• Always apply cream products with a synthetic brush or sponge.
  • Powder products can be applied with both synthetic and natural hair brushes.
  • In general, the firmer your brush, the heavier your makeup will apply, and the softer it is, the more diffused it will be.
  • The reverse is true for blending. A firmer brush will blend out your makeup more thoroughly than a softer brush.
  • Where your brush first comes in contact with the skin is where it’ll deposit the most product, so remember that when deciding from where to start your application.

How to Apply Blush

Getting that softly blushed look is as easy as can be!

  • The most universally flattering way to apply blush is along the top part of the cheekbones, very slightly below where your highlighter will go.
  • Our tip is to start your application at the highest point of the cheekbone, and then to lightly blend and pull the color inwards towards the apple of the cheeks and outwards towards the hairline.
  • For a fiercer look, have your blush move towards the hairline on a sharper angle.
  • For a softer, more rounded look, keep the blush closer to the center of your face and on the apples of the cheeks.
  • You can even take it a step further and drape it over the center of the bridge of the nose, which is a very youthful look that’s become a popular part of the e-girl trend.
  • After applying your blush, blend it out so it looks more natural.
  • If your blush is a little too heavy, blend it all over, but if you’re happy with how vibrant it is, just blend along the edges so it merges seamlessly with your skin.

How to Apply Bronzer

Bronzer is versatile, so we have a few suggestions for how you can apply it!

  • If you want to look naturally bronzed, apply your bronzer with a soft fluffy brush.
  • Traditionally, bronzer is meant to be applied to the points of the face that would naturally be darkened by the sun, like the forehead, cheekbones, and bridge of the nose.
  • If your bronzer leans orange or red and is not significantly darker than your skin tone, you can apply it as though it was a blush.
  • If your bronze doesn’t have a shimmer and is a little more neutral in color, you can actually apply it as though it was a contour.
  • If you have darker skin, a shimmery bronzer might be your perfect highlighter, so follow our highlighter application guide.

How to Apply Highlighter

You’ll feel glowy and ethereal after following our tips for highlighter application.

  • Shimmery powder highlighter is best applied with a soft brush for a more diffused look.
  • A firmer brush can be used for matte or satin highlighters, while cream highlighter can be applied with fingers or a sponge.
  • The highest part of the cheekbone is the signature highlight spot. Apply it slightly above where your blush would normally go, and keep the stripe of highlight thin so its effect is more targeted.
  • With a non-shimmery product, you can highlight the center of the forehead and the center of your chin, to draw focus to the middle of the face.
  • The bigger the highlight, the bigger your features will look, so apply just a little to make them look smaller or cover more space to make them look larger.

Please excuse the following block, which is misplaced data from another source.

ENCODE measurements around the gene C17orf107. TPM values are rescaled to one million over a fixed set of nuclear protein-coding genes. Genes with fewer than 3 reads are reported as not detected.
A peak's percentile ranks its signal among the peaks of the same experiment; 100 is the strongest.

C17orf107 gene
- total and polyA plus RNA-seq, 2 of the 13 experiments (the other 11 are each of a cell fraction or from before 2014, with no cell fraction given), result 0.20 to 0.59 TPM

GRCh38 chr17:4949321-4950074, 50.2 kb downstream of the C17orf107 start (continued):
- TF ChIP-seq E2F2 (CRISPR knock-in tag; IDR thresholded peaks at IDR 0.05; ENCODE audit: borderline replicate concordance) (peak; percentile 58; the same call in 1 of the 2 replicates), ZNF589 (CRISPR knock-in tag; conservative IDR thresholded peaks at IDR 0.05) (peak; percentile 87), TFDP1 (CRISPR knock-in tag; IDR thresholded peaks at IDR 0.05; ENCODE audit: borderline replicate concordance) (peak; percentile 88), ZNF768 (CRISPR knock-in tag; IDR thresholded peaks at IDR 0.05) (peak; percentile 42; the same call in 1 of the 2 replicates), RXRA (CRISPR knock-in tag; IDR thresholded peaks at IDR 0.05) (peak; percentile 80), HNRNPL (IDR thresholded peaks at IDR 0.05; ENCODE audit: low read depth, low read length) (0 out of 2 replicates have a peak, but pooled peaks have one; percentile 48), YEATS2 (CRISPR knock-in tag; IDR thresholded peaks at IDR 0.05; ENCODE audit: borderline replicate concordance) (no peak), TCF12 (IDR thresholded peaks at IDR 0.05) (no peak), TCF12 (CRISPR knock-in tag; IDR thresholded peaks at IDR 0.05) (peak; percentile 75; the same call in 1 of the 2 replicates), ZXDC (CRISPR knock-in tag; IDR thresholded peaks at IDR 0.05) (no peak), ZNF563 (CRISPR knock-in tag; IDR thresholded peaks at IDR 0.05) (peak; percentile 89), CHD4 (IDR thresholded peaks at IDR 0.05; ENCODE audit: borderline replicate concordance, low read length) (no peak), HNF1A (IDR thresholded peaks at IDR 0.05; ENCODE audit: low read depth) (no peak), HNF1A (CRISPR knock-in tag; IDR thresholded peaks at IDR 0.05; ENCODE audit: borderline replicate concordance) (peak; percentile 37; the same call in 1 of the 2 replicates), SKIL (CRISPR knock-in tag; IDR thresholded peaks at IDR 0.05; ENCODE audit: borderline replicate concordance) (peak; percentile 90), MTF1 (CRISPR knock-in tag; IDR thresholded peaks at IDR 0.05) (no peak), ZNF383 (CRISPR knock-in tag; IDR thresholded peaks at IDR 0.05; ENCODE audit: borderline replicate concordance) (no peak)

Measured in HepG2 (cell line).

• For a sharp-featured look, add a thin strip of matte highlighter directly under your cheek contour to enhance its effect.
  • Add just a touch of highlighter above the Cupid’s bow to enhance your pout.
  • To make your nose look slimmer, apply a thin stripe of highlighter down the bridge of the nose.
  • You can also connect this highlight to the highlight on your forehead, which elongates the face.
  • Another shape you can try is just a small dot of highlight at the tip of the nose (or slightly above it) and a stripe of highlight above it, like an exclamation point. Once blended, it creates the illusion of an upturned nose.

How to Apply Contour

Contouring can be complicated but its impact is worth all of the effort. In the following tips, we simplify it as much as possible and include a few options so you can match your face shape and personal preferences.

  • Contour is best applied with a medium-firm or firm brush.
  • The main place to apply contour is below the cheekbones, to make them stand out and to make the face look more sculpted.
  • Touch your face with your fingers and feel for that hollow under the cheekbones – that’s where your cheek contour should go.
  • Start applying from the outer part of the face and pull the brush inwards, following the natural hollow of your cheeks.
  • Stop about half-way to the corner of the mouth for a softer look, or angle the contour up in a swoop to emphasize the apples of your cheeks.
  • Contour the forehead in a way that will flatter you. For example, you can make the forehead look slimmer and longer by only contouring the temples, or you can make it look smaller overall by contouring its entire perimeter.
  • To make your jawline look stronger and more intense, contour just below your jawbone to sharpen its shape.
  • To make your jaw look slimmer or more rounded, apply your contour like an eraser over the jawline.
  • For a subtle nose contour, use a smaller brush that doesn’t have too much product on it and run it down the sides of your nose.
  • For nose-surgery levels of contour, shade in the sides of the nose more heavily. The closer you bring the side contour together, the slimmer your nose will look.
  • Once you’re happy with your contour placement, blend everything out gently with a small, clean brush.
  • Be careful to blend in small motions so that you just lighten the contour without muddying it or spreading it out too far.

Take Your Makeup to the Next Level

Once you nail down the basic principles behind blush, bronzer, and highlighter, makeup becomes a lot more interesting! Whether your goal is to look like a bronzed goddess, a blushing bride, or an Instagram baddie, they’re an absolute must-have. Once you learn all of the different techniques to use them, you’ll have a new superpower over your face!